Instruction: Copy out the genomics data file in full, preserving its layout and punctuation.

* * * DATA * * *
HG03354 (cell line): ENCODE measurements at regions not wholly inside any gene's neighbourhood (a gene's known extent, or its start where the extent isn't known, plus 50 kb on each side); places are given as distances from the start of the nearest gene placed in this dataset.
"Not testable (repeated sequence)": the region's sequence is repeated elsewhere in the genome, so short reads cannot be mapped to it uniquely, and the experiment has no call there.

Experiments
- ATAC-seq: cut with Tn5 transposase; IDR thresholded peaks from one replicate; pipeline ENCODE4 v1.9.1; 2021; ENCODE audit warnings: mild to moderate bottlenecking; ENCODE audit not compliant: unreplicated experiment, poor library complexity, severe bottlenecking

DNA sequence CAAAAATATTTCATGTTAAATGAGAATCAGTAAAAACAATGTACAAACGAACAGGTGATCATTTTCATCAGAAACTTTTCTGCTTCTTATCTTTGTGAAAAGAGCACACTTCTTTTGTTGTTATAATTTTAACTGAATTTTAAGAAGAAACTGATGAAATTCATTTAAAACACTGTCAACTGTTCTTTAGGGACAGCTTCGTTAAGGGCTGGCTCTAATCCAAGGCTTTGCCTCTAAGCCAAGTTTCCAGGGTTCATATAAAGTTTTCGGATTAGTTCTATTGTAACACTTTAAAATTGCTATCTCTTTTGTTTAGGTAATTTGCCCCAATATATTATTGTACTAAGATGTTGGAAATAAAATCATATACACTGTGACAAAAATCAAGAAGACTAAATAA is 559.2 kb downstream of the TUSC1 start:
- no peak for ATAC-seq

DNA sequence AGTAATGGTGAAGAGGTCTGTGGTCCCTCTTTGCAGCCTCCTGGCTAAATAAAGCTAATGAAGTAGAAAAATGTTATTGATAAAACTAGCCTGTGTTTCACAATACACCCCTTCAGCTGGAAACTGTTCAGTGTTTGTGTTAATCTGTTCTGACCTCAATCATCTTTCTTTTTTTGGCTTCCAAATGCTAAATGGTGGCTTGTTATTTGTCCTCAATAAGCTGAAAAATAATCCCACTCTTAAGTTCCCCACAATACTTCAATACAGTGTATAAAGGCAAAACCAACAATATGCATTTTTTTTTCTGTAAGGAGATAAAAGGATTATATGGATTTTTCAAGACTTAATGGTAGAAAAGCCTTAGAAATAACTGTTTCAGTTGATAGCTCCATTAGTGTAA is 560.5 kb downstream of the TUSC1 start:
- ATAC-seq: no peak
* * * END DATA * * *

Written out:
HG03354 (cell line): ENCODE measurements at regions not wholly inside any gene's neighbourhood (a gene's known extent, or its start where the extent isn't known, plus 50 kb on each side); places are given as distances from the start of the nearest gene placed in this dataset.
"Not testable (repeated sequence)": the region's sequence is repeated elsewhere in the genome, so short reads cannot be mapped to it uniquely, and the experiment has no call there.

Experiments
- ATAC-seq: cut with Tn5 transposase; IDR thresholded peaks from one replicate; pipeline ENCODE4 v1.9.1; 2021; ENCODE audit warnings: mild to moderate bottlenecking; ENCODE audit not compliant: unreplicated experiment, poor library complexity, severe bottlenecking

DNA sequence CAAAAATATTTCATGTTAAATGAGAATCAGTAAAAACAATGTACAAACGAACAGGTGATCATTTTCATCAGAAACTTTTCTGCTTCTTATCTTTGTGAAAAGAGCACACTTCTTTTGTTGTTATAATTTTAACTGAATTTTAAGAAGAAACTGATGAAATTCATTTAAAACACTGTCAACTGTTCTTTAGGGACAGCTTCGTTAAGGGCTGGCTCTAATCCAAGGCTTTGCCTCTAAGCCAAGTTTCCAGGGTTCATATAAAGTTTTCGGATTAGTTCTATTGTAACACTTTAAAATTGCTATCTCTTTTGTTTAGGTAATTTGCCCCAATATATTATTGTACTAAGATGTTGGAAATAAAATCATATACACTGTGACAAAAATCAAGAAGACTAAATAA is 559.2 kb downstream of the TUSC1 start:
- no peak for ATAC-seq

DNA sequence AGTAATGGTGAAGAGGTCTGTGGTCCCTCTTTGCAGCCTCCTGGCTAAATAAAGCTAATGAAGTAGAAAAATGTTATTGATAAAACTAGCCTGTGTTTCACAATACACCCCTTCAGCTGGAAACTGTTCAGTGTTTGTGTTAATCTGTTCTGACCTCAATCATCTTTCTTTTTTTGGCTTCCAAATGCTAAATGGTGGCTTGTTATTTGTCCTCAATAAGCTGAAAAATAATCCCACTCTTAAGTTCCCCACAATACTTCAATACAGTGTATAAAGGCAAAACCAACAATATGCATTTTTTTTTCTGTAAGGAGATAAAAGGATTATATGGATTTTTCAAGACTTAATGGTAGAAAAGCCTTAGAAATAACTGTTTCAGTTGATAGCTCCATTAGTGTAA is 560.5 kb downstream of the TUSC1 start:
- ATAC-seq: no peak